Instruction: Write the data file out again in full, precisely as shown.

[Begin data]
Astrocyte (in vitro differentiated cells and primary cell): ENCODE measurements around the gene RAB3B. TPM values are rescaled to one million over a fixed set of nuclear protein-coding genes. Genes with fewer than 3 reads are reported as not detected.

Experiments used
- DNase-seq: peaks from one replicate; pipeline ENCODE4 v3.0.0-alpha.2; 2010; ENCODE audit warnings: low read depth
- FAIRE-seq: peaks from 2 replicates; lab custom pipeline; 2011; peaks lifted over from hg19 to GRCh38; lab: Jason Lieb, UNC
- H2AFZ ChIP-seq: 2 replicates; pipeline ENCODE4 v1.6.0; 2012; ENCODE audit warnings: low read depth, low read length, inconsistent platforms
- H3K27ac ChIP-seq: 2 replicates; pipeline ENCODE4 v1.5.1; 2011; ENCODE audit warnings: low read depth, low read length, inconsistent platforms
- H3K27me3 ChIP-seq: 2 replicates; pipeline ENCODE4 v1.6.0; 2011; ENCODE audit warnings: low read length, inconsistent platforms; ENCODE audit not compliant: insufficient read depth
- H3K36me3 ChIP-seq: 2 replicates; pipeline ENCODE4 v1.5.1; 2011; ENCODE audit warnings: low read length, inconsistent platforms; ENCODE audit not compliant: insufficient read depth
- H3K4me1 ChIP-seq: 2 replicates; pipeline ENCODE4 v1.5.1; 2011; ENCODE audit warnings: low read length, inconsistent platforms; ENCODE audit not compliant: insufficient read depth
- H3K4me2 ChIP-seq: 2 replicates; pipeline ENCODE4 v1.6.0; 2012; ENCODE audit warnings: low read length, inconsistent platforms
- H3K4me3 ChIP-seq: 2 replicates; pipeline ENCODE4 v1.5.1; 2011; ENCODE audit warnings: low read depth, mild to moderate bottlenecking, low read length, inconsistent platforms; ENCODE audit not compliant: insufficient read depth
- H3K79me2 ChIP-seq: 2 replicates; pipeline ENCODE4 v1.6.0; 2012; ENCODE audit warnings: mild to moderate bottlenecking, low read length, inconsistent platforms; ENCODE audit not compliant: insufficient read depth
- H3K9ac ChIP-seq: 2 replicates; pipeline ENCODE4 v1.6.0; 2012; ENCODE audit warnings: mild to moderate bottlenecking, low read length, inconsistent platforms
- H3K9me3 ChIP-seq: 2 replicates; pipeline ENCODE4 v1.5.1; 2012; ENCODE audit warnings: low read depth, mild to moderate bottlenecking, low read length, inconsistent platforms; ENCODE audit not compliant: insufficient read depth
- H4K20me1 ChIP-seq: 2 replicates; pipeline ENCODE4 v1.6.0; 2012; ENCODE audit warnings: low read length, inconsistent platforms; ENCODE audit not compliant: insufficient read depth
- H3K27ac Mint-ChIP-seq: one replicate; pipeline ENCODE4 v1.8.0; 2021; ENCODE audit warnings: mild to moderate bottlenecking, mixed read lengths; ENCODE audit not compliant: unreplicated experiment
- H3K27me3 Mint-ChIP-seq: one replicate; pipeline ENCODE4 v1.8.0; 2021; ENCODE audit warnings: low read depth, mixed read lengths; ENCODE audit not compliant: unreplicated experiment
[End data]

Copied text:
Astrocyte (in vitro differentiated cells and primary cell): ENCODE measurements around the gene RAB3B. TPM values are rescaled to one million over a fixed set of nuclear protein-coding genes. Genes with fewer than 3 reads are reported as not detected.

Experiments used
- DNase-seq: peaks from one replicate; pipeline ENCODE4 v3.0.0-alpha.2; 2010; ENCODE audit warnings: low read depth
- FAIRE-seq: peaks from 2 replicates; lab custom pipeline; 2011; peaks lifted over from hg19 to GRCh38; lab: Jason Lieb, UNC
- H2AFZ ChIP-seq: 2 replicates; pipeline ENCODE4 v1.6.0; 2012; ENCODE audit warnings: low read depth, low read length, inconsistent platforms
- H3K27ac ChIP-seq: 2 replicates; pipeline ENCODE4 v1.5.1; 2011; ENCODE audit warnings: low read depth, low read length, inconsistent platforms
- H3K27me3 ChIP-seq: 2 replicates; pipeline ENCODE4 v1.6.0; 2011; ENCODE audit warnings: low read length, inconsistent platforms; ENCODE audit not compliant: insufficient read depth
- H3K36me3 ChIP-seq: 2 replicates; pipeline ENCODE4 v1.5.1; 2011; ENCODE audit warnings: low read length, inconsistent platforms; ENCODE audit not compliant: insufficient read depth
- H3K4me1 ChIP-seq: 2 replicates; pipeline ENCODE4 v1.5.1; 2011; ENCODE audit warnings: low read length, inconsistent platforms; ENCODE audit not compliant: insufficient read depth
- H3K4me2 ChIP-seq: 2 replicates; pipeline ENCODE4 v1.6.0; 2012; ENCODE audit warnings: low read length, inconsistent platforms
- H3K4me3 ChIP-seq: 2 replicates; pipeline ENCODE4 v1.5.1; 2011; ENCODE audit warnings: low read depth, mild to moderate bottlenecking, low read length, inconsistent platforms; ENCODE audit not compliant: insufficient read depth
- H3K79me2 ChIP-seq: 2 replicates; pipeline ENCODE4 v1.6.0; 2012; ENCODE audit warnings: mild to moderate bottlenecking, low read length, inconsistent platforms; ENCODE audit not compliant: insufficient read depth
- H3K9ac ChIP-seq: 2 replicates; pipeline ENCODE4 v1.6.0; 2012; ENCODE audit warnings: mild to moderate bottlenecking, low read length, inconsistent platforms
- H3K9me3 ChIP-seq: 2 replicates; pipeline ENCODE4 v1.5.1; 2012; ENCODE audit warnings: low read depth, mild to moderate bottlenecking, low read length, inconsistent platforms; ENCODE audit not compliant: insufficient read depth
- H4K20me1 ChIP-seq: 2 replicates; pipeline ENCODE4 v1.6.0; 2012; ENCODE audit warnings: low read length, inconsistent platforms; ENCODE audit not compliant: insufficient read depth
- H3K27ac Mint-ChIP-seq: one replicate; pipeline ENCODE4 v1.8.0; 2021; ENCODE audit warnings: mild to moderate bottlenecking, mixed read lengths; ENCODE audit not compliant: unreplicated experiment
- H3K27me3 Mint-ChIP-seq: one replicate; pipeline ENCODE4 v1.8.0; 2021; ENCODE audit warnings: low read depth, mixed read lengths; ENCODE audit not compliant: unreplicated experiment